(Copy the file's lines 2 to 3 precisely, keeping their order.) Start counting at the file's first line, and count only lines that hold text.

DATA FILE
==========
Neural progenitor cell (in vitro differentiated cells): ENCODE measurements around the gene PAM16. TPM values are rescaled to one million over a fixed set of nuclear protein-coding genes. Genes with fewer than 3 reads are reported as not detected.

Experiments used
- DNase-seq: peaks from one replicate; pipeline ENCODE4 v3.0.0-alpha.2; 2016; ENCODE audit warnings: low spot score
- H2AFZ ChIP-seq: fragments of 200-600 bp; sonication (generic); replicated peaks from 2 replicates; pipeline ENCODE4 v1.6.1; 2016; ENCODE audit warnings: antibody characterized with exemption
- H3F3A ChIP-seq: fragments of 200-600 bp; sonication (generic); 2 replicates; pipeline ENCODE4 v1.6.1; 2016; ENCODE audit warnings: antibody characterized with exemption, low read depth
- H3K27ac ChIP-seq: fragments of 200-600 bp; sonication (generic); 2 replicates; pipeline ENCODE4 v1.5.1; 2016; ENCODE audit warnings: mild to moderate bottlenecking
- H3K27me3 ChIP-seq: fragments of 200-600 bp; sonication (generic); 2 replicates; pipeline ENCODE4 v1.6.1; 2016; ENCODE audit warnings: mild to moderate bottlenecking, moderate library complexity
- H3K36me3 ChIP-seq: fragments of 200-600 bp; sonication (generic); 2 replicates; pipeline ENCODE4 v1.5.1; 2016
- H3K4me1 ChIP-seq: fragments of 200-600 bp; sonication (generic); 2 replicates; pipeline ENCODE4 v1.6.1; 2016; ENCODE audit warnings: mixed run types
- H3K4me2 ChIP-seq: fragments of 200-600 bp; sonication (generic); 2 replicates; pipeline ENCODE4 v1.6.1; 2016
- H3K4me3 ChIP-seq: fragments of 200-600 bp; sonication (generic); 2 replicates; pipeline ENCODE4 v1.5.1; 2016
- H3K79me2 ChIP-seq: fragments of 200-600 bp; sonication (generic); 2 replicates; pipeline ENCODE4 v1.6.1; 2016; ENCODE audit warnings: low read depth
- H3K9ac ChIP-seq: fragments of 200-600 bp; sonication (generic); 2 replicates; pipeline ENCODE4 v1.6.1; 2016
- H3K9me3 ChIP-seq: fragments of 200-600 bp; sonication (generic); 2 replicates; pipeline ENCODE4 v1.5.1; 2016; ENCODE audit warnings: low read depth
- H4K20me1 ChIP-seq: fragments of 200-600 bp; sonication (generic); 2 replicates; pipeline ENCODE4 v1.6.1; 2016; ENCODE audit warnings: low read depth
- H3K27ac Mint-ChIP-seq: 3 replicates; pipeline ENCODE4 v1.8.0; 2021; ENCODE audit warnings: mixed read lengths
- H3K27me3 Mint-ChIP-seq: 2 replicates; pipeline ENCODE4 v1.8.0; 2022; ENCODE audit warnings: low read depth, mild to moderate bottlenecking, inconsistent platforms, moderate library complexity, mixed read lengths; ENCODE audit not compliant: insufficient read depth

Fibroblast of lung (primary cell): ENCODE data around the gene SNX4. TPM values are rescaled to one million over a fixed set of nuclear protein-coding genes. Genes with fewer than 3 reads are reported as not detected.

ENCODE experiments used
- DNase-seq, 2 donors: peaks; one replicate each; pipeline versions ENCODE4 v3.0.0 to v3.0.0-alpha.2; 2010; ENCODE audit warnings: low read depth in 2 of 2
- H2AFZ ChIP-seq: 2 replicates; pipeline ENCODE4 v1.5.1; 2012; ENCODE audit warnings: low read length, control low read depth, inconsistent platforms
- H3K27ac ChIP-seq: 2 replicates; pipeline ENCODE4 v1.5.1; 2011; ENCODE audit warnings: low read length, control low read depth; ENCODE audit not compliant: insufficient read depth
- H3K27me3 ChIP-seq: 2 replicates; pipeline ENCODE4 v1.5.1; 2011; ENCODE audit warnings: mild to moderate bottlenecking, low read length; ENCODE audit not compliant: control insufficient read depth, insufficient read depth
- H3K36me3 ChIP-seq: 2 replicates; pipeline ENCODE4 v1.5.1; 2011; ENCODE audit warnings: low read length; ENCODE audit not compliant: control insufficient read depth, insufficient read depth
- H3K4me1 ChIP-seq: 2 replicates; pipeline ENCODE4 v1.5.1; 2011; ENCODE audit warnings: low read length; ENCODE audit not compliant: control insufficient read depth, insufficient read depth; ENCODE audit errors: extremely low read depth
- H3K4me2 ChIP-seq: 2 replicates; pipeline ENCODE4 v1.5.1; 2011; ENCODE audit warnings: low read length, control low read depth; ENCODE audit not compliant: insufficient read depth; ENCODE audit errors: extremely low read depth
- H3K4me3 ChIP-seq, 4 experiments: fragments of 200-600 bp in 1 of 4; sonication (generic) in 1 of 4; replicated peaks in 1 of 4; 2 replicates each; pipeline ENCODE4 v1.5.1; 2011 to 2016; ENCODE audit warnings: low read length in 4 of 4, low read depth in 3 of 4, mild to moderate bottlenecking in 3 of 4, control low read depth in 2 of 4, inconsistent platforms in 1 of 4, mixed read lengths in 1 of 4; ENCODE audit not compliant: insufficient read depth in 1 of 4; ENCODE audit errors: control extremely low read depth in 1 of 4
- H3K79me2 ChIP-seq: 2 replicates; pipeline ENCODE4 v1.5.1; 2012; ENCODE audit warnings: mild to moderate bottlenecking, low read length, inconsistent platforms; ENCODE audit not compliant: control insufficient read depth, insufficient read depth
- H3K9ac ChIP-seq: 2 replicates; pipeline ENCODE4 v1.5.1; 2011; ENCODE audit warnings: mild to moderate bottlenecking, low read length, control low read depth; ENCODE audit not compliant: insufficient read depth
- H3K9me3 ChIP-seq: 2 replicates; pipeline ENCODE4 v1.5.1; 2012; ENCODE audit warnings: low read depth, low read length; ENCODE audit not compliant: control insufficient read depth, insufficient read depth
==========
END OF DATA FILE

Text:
Experiments used
- DNase-seq: peaks from one replicate; pipeline ENCODE4 v3.0.0-alpha.2; 2016; ENCODE audit warnings: low spot score